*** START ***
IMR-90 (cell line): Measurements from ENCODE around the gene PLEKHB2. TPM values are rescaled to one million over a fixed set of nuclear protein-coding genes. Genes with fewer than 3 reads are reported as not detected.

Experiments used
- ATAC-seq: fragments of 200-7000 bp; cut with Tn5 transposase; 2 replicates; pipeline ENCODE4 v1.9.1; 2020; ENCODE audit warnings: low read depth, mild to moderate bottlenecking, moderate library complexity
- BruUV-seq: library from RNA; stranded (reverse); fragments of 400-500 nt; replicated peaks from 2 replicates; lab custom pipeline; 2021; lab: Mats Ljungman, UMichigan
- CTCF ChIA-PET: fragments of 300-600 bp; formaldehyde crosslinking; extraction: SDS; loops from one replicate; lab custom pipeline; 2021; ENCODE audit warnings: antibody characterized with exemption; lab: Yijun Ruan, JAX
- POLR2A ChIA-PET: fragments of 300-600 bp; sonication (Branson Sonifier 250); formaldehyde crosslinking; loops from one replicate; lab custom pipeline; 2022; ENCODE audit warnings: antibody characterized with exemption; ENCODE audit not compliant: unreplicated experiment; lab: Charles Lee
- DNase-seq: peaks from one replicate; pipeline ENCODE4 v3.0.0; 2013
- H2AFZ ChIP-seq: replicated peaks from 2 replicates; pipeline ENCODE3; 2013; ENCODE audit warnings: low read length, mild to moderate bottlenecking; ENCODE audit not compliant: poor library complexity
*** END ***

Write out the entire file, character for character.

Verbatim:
IMR-90 (cell line): Measurements from ENCODE around the gene PLEKHB2. TPM values are rescaled to one million over a fixed set of nuclear protein-coding genes. Genes with fewer than 3 reads are reported as not detected.

Experiments used
- ATAC-seq: fragments of 200-7000 bp; cut with Tn5 transposase; 2 replicates; pipeline ENCODE4 v1.9.1; 2020; ENCODE audit warnings: low read depth, mild to moderate bottlenecking, moderate library complexity
- BruUV-seq: library from RNA; stranded (reverse); fragments of 400-500 nt; replicated peaks from 2 replicates; lab custom pipeline; 2021; lab: Mats Ljungman, UMichigan
- CTCF ChIA-PET: fragments of 300-600 bp; formaldehyde crosslinking; extraction: SDS; loops from one replicate; lab custom pipeline; 2021; ENCODE audit warnings: antibody characterized with exemption; lab: Yijun Ruan, JAX
- POLR2A ChIA-PET: fragments of 300-600 bp; sonication (Branson Sonifier 250); formaldehyde crosslinking; loops from one replicate; lab custom pipeline; 2022; ENCODE audit warnings: antibody characterized with exemption; ENCODE audit not compliant: unreplicated experiment; lab: Charles Lee
- DNase-seq: peaks from one replicate; pipeline ENCODE4 v3.0.0; 2013
- H2AFZ ChIP-seq: replicated peaks from 2 replicates; pipeline ENCODE3; 2013; ENCODE audit warnings: low read length, mild to moderate bottlenecking; ENCODE audit not compliant: poor library complexity